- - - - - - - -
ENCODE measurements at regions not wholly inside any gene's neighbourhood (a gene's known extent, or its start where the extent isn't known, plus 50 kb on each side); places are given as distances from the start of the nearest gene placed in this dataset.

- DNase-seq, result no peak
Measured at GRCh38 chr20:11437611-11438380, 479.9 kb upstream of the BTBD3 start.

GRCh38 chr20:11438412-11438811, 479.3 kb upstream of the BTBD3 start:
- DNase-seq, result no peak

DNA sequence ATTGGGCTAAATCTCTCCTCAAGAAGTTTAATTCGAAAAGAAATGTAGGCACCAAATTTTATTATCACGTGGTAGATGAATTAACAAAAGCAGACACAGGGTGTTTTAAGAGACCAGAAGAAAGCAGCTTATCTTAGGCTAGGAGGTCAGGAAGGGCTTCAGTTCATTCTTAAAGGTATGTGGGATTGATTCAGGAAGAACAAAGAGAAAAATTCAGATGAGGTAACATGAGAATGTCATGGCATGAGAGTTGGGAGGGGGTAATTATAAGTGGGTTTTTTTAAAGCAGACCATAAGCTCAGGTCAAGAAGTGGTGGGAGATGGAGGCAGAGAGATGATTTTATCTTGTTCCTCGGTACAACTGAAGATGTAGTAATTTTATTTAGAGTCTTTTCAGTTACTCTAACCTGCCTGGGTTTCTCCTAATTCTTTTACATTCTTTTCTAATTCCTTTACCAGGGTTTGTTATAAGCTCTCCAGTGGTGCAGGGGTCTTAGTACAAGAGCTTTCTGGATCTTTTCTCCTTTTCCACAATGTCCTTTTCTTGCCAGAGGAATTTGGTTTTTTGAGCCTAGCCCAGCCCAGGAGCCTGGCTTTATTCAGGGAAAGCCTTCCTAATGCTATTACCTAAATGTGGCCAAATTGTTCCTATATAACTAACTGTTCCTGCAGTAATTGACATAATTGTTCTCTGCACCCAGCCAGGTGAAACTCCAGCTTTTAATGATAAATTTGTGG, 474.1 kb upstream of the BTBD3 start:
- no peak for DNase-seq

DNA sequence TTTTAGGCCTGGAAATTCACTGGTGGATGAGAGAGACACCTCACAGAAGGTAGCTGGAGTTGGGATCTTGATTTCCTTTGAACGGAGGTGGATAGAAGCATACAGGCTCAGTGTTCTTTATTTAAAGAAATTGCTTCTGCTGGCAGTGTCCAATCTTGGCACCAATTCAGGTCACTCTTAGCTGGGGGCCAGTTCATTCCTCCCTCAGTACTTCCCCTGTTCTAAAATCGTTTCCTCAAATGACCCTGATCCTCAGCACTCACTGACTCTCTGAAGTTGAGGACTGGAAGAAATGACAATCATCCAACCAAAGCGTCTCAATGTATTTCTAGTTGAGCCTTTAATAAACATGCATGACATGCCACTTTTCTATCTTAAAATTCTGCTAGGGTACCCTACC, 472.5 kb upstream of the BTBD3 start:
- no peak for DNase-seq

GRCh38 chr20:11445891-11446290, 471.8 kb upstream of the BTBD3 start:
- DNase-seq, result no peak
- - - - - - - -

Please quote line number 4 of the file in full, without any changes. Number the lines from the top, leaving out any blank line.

GRCh38 chr20:11438412-11438811, 479.3 kb upstream of the BTBD3 start: